This is a point of so much importance, lying as it does at the very foundation of the whole subject, that it deserves to be attentively considered. The grand mistake, as we apprehend, of those who maintain that slaveholding is itself a crime, is, that they do not discriminate between slaveholding in itself considered, and its accessories at any particular time or place. Because masters may treat their slaves unjustly, or governments make oppressive laws in relation to them, is no more a valid argument against the lawfulness of slaveholding, than the abuse of parental authority, or the unjust political laws of certain states, is an argument against the lawfulness of the parental relation, or of civil government. This confusion of points so widely distinct, appears to us to run through almost all the popular publications on slavery, and to vitiate their arguments. Mr. Jay, for example, quotes the second article of the constitution of the American Anti-Slavery Society, which declares that "slaveholding is a heinous crime in the sight of God," and then, to justify this declaration, makes large citations from the laws of the several southern states, to show what the system of slavery is in this country, and concludes by saying, "This is the system which the American Anti-Slavery Society declares to be sinful, and ought therefore to be immediately abolished." There is, however, no necessary connexion between his premises and conclusion. We may admit all those laws which forbid the instruction of slaves; which interfere with their marital or parental rights; which subject them to the insults and oppression of the whites, to be in the highest degree unjust, without at all admitting that slaveholding itself is a crime. Slavery may exist without any one of these concomitants. In pronouncing on the moral character of an act, it is obviously necessary to have a clear idea of what it is; yet how few of those who denounce slavery, have any well defined conception of its nature. They have a confused idea of chains and whips, of degradation and misery, of ignorance and vice, and to this complex conception they apply the name slavery, and denounce it as the aggregate of all moral and physical evil. Do such persons suppose that slavery, as it existed in the family of Abraham, was such as their imaginations thus picture to themselves? Might not that patriarch have had men purchased with his silver, who were well clothed, well instructed, well compensated for their labour, and in all respects treated with parental kindness? Neither inadequate remuneration, physical discomfort, intellectual ignorance, moral degradation, is essential to the condition of a slave. Yet if all these ideas are removed from the commonly received notion of slavery, and how little will remain. All the ideas which necessarily enter into the definition of slavery are deprivation of personal liberty, obligation of service at the discretion of another, and the transferable character of the authority and claim of service of the master.*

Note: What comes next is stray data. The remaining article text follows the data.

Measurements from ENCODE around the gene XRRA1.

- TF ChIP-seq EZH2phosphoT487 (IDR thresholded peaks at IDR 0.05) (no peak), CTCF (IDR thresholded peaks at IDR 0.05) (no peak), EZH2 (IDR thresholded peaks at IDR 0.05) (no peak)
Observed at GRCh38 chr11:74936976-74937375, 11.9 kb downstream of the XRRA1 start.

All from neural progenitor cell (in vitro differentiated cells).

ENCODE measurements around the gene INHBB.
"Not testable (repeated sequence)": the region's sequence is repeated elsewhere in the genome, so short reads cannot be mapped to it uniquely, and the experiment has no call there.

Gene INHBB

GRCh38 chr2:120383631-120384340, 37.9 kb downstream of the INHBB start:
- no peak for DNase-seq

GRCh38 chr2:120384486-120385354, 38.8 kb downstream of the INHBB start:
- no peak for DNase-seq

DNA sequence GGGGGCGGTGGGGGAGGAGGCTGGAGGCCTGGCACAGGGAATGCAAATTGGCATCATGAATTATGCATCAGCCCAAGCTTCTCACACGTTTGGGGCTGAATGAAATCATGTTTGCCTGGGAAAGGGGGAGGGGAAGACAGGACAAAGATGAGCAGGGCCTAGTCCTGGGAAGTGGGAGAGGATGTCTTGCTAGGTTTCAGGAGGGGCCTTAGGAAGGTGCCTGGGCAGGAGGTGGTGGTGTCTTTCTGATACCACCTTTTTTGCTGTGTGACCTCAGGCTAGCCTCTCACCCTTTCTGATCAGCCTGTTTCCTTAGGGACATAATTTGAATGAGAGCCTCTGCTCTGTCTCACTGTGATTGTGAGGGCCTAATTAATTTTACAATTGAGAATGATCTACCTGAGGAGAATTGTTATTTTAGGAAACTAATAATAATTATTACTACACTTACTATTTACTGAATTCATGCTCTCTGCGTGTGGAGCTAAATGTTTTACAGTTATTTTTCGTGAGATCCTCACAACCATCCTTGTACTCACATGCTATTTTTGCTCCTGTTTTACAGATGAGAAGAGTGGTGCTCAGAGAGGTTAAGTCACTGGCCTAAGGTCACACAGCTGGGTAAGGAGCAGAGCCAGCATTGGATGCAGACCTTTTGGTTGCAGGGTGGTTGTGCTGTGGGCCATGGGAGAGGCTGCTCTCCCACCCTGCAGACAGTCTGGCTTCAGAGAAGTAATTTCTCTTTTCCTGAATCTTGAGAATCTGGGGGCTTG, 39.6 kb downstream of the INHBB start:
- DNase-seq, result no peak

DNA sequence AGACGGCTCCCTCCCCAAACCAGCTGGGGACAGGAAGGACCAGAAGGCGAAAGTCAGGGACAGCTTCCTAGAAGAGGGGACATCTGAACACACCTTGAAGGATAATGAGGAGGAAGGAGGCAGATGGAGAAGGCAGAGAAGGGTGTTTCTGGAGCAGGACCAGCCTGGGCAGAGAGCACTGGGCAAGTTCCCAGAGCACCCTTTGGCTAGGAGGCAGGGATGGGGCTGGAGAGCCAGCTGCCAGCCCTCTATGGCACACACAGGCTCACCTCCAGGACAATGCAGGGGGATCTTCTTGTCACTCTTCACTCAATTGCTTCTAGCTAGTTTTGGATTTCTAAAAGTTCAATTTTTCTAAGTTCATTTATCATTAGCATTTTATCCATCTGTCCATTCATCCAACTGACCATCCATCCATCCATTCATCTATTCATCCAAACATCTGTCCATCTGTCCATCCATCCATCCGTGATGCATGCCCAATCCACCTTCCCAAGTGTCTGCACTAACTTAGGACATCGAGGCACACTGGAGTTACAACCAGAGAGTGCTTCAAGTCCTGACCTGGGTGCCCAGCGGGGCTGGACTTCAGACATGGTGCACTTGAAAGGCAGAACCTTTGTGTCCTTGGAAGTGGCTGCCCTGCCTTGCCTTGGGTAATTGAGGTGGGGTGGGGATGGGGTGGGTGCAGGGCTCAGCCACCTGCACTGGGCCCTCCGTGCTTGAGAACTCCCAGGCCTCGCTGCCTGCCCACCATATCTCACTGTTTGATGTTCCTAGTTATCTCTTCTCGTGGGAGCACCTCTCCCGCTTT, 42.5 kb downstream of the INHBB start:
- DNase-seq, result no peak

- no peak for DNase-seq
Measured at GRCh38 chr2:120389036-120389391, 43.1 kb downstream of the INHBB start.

The manner in which men are brought into this condition; its continuance, and the means adopted for securing the authority and claim of masters, are all incidental and variable. They may be reasonable or unreasonable, just or unjust, at different times and places. The question, therefore, which the abolitionists have undertaken to decide, is not whether the laws enacted in the slaveholding states in relation to this subject are just or not, but whether slaveholding, in itself considered, is a crime. The confusion of these two points, has not only brought the abolitionists into conflict with the scriptures, but it has, as a necessary consequence, prevented their gaining the confidence of the north, or power over the conscience of the south. When southern Christians are told that they are guilty of a heinous crime, worse than piracy, robbery or murder, because they hold slaves, when they know that Christ and his apostles never denounced slaveholding as a crime, never called upon men to renounce it as a condition of admission into the church, they are shocked and offended, without being convinced. They are sure that their accusers cannot be wiser or better than their divine Master, and their consciences are untouched by denunciations which they know, if well founded, must effect not them only, but the authors of the religion of the bible.